“However, where problems do arise with protests outside health care services, there is existing public order legislation in place to protect people accessing services, employees working in the service and local residents.”

Separately, it has been reported that Mr Donnelly has started a review into the State’s abortion legislation.

The abortion legislation is due to be reviewed, three years after its passage.


Pope Francis begins historic four-day trip to Iraq

Pope Francis has begun a first ever papal trip to Iraq to preach a message of peace and reconciliation to warring communities and bring hope to a heavily persecuted Christian minority which has seen its numbers plunge in recent years.

He was greeted by the country’s Prime Minister, Mustafa Al Kadhimi, at Baghdad International Airport and together they travelled to the Presidential Palace where the holy Father met the President, Barham Salih.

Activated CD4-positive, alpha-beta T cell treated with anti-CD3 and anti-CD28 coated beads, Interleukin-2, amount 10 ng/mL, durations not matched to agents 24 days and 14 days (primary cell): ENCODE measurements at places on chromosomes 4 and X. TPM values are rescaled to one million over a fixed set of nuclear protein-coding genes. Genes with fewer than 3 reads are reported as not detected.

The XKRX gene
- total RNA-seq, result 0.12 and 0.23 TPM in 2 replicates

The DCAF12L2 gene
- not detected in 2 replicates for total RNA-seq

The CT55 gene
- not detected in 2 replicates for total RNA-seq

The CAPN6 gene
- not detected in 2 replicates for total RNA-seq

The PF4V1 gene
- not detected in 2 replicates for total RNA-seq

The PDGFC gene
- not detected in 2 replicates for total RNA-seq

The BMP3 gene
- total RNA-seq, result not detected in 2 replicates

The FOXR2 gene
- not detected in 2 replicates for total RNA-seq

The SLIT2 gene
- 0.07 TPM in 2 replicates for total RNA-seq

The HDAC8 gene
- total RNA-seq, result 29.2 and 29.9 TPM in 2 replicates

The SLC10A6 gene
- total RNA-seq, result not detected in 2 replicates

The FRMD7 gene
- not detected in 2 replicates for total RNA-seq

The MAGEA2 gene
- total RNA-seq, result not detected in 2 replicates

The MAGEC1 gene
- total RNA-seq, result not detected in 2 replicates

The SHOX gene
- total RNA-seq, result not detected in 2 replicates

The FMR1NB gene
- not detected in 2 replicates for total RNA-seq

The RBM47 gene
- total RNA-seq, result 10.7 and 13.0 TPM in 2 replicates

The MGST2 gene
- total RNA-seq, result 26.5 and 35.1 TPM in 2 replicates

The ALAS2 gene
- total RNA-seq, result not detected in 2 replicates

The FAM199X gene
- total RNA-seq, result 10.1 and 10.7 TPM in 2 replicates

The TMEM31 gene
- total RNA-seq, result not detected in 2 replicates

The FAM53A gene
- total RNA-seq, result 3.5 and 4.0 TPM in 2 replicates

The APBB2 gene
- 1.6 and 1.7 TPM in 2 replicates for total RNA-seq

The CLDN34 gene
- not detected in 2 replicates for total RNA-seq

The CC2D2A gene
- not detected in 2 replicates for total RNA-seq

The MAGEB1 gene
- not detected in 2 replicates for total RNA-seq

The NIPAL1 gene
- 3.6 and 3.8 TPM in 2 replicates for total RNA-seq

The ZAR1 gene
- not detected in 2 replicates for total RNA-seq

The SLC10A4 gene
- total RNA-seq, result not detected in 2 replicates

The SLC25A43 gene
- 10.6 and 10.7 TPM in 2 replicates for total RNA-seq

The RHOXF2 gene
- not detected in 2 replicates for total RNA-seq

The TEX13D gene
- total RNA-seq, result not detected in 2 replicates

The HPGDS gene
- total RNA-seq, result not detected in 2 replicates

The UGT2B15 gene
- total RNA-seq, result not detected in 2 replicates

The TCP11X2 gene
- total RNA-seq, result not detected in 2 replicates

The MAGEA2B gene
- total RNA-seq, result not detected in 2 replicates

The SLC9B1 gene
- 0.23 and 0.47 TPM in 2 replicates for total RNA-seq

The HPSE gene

There he gave an address to Government authorities, Civil Society leaders, and the Diplomatic Corps.

After that, he travelled to the Syro-Catholic Cathedral of “Our Lady of Salvation”, the scene of a 2010 terrorist attack where six ISIS suicide bombers killed dozens of worshippers during mass.

Tomorrow, he will travel south to Najaf to meet a top Shia Muslim cleric, the Grand Ayatollah Ali al Sistani. After that, he will participate in a major inter-religious meeting in the plain of Ur, the site of the ancient biblical birthplace of Abraham, the patriarch of Judaism, Christianity, and Islam.

On Sunday, he will travel North to visit ancient Christian communities devastated by Isis.

He returns to Rome on Monday morning.


People being ‘profoundly damaged’ by ban on public worship, says TD